Specialization and Rarity Predict Nonrandom Loss of Interactions from Mutualist Networks

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Science  23 Mar 2012:
Vol. 335, Issue 6075, pp. 1486-1489
DOI: 10.1126/science.1215320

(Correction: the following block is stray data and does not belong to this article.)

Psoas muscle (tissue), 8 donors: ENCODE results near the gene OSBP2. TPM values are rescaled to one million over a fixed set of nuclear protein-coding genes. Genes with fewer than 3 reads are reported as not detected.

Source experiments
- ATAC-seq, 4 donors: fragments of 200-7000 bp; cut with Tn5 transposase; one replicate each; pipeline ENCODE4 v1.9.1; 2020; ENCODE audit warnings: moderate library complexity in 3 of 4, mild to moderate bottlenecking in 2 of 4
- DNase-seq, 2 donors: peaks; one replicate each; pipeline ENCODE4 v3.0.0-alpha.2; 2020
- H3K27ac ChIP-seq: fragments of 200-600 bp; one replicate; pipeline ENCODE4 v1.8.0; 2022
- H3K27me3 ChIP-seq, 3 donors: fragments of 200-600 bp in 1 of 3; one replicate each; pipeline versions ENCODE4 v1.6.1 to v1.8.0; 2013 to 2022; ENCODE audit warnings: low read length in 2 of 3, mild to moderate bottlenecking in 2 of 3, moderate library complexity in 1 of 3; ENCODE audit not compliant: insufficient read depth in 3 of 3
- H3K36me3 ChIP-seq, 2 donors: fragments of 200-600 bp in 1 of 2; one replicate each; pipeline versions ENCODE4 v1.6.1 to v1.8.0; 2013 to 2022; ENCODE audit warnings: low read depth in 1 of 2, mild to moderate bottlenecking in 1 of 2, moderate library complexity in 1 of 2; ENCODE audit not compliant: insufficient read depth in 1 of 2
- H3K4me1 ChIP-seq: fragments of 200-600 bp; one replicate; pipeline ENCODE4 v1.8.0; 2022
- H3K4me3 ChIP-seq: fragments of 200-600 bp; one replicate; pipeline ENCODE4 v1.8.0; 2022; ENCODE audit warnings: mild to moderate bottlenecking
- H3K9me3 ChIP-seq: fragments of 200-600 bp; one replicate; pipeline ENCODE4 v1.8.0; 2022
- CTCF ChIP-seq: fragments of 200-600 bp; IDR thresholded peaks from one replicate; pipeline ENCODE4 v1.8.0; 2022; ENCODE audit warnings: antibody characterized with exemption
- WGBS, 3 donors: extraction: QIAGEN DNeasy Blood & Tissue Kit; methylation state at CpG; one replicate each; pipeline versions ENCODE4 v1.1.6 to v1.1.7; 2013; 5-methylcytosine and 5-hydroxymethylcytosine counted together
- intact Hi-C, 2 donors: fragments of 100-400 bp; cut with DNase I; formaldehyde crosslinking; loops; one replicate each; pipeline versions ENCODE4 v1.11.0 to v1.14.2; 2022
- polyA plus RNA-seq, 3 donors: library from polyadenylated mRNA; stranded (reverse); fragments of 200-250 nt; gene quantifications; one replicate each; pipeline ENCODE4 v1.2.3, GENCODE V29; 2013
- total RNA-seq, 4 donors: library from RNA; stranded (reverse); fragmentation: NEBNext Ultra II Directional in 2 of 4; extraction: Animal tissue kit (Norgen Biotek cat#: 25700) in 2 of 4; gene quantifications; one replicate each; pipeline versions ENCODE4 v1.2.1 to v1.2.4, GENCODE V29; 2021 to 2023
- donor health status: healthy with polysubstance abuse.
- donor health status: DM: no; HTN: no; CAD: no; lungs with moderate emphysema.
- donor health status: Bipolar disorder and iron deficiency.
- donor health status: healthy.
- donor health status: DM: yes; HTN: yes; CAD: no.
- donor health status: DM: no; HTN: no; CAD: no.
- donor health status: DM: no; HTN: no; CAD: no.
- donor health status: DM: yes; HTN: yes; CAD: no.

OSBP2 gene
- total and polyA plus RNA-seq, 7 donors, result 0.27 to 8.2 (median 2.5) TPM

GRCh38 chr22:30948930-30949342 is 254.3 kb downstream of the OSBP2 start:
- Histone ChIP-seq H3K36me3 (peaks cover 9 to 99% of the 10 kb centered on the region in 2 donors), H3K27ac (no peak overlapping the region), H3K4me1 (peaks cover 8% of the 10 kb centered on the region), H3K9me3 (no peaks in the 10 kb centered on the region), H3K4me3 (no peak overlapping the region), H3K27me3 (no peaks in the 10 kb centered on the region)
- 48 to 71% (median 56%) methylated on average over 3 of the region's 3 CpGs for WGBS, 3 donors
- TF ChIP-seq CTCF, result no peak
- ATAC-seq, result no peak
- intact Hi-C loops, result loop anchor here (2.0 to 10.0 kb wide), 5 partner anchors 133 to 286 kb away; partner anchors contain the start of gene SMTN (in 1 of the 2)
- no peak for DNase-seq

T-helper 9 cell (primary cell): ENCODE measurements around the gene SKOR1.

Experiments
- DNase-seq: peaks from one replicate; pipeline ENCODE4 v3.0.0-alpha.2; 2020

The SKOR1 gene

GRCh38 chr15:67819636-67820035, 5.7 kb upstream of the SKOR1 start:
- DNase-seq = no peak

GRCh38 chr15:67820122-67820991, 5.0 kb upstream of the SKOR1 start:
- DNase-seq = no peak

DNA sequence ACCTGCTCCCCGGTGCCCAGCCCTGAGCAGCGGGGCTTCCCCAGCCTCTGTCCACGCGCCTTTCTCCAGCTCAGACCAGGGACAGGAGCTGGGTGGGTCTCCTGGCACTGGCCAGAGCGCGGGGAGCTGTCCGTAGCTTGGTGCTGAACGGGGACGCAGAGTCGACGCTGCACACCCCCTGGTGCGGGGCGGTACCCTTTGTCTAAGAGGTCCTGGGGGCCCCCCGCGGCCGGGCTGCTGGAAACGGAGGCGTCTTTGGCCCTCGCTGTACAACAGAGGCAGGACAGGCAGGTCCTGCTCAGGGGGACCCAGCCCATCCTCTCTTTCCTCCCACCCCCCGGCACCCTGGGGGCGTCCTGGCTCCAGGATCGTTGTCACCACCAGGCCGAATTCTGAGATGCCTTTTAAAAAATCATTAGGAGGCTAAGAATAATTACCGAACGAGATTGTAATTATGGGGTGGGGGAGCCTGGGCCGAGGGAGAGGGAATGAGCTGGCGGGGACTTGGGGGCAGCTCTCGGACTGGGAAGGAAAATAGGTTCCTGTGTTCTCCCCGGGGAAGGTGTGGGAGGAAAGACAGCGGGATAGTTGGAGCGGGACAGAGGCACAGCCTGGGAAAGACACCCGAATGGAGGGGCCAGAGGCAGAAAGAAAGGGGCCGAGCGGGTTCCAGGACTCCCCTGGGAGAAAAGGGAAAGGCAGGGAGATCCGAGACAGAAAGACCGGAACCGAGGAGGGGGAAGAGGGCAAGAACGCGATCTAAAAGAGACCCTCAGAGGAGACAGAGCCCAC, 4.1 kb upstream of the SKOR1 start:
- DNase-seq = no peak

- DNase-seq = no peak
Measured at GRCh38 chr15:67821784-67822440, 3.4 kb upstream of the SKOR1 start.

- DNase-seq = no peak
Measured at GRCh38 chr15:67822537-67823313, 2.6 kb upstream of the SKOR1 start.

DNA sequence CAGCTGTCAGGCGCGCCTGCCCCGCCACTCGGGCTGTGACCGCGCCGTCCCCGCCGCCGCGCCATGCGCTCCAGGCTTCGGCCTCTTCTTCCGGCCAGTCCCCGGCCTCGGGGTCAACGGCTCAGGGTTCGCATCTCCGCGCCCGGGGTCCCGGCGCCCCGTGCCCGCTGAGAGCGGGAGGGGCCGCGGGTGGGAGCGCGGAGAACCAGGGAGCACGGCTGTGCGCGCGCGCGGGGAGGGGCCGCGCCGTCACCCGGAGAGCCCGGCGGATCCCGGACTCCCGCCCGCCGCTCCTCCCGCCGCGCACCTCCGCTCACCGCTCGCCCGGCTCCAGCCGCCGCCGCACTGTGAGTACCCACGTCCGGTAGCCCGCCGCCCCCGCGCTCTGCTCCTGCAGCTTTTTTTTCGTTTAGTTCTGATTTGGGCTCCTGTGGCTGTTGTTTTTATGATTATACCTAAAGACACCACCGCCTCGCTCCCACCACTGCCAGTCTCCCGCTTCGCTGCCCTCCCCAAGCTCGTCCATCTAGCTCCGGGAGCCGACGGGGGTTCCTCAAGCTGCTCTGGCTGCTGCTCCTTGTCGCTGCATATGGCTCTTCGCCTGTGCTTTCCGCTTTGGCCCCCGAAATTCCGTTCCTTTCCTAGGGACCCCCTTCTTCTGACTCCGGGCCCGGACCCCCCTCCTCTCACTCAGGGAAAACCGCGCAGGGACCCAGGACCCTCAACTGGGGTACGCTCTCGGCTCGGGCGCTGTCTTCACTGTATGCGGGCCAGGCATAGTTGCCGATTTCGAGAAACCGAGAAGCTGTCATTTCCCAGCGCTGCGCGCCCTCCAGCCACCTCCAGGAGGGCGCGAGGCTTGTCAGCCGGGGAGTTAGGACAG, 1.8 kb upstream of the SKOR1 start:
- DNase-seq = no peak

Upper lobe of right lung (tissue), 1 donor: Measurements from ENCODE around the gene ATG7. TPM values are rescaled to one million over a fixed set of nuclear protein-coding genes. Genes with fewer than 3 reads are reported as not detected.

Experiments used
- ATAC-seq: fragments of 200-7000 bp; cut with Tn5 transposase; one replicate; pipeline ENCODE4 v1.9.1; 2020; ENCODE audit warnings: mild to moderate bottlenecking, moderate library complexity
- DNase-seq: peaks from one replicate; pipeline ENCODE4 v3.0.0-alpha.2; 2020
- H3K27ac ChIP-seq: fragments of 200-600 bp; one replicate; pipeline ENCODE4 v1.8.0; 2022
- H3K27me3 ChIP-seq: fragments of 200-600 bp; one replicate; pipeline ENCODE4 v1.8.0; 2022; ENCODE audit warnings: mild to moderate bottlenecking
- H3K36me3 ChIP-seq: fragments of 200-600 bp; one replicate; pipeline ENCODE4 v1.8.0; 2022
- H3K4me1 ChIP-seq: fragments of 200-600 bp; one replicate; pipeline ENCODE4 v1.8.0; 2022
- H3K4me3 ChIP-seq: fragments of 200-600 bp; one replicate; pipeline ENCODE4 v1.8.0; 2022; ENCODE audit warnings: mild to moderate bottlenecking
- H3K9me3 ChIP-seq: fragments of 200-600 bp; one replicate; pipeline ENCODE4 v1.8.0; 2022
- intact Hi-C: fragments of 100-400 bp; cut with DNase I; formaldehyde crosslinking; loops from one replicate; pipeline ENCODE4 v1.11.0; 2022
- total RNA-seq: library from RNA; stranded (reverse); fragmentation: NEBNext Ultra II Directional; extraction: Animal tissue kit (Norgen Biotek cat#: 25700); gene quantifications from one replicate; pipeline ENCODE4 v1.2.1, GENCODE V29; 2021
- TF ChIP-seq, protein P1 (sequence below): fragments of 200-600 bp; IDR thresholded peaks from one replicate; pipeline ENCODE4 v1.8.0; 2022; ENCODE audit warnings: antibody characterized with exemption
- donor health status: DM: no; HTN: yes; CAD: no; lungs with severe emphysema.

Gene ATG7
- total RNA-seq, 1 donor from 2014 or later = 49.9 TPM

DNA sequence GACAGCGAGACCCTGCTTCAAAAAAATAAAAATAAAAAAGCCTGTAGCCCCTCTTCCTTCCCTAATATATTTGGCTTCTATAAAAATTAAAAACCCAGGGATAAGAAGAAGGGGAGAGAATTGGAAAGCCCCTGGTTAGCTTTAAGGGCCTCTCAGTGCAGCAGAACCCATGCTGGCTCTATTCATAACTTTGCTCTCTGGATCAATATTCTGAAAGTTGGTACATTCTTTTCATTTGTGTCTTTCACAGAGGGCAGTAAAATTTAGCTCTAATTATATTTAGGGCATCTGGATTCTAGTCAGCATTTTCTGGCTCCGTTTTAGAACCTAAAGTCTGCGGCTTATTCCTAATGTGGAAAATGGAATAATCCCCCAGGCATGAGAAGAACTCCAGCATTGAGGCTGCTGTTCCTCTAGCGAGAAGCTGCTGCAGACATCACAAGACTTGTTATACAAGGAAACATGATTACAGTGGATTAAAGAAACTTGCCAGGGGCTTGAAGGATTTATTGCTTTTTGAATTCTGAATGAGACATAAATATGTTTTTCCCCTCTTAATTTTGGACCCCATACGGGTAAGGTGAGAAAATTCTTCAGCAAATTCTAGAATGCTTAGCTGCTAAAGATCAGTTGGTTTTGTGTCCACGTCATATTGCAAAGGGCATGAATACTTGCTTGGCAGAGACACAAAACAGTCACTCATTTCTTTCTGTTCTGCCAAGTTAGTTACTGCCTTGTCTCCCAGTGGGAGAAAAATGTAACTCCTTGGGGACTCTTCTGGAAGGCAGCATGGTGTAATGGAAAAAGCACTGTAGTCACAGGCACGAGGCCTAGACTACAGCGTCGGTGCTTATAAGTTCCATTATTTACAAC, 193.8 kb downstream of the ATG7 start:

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The loss of interactions from mutualistic networks could foreshadow both plant and animal species extinctions. Yet, the characteristics of interactions that predispose them to disruption are largely unknown. We analyzed 12 pollination webs from isolated hills (“sierras”), in Argentina, ranging from tens to thousands of hectares. We found evidence of nonrandom loss of interactions with decreasing sierra size. Low interaction frequency and high specialization between interacting partners contributed additively to increase the vulnerability of interactions to disruption. Interactions between generalists in the largest sierras were ubiquitous across sierras, but many of them lost their central structural role in the smallest sierras. Thus, particular configurations of interaction networks, along with unique ecological relations and evolutionary pathways, could be lost forever after habitat reduction.

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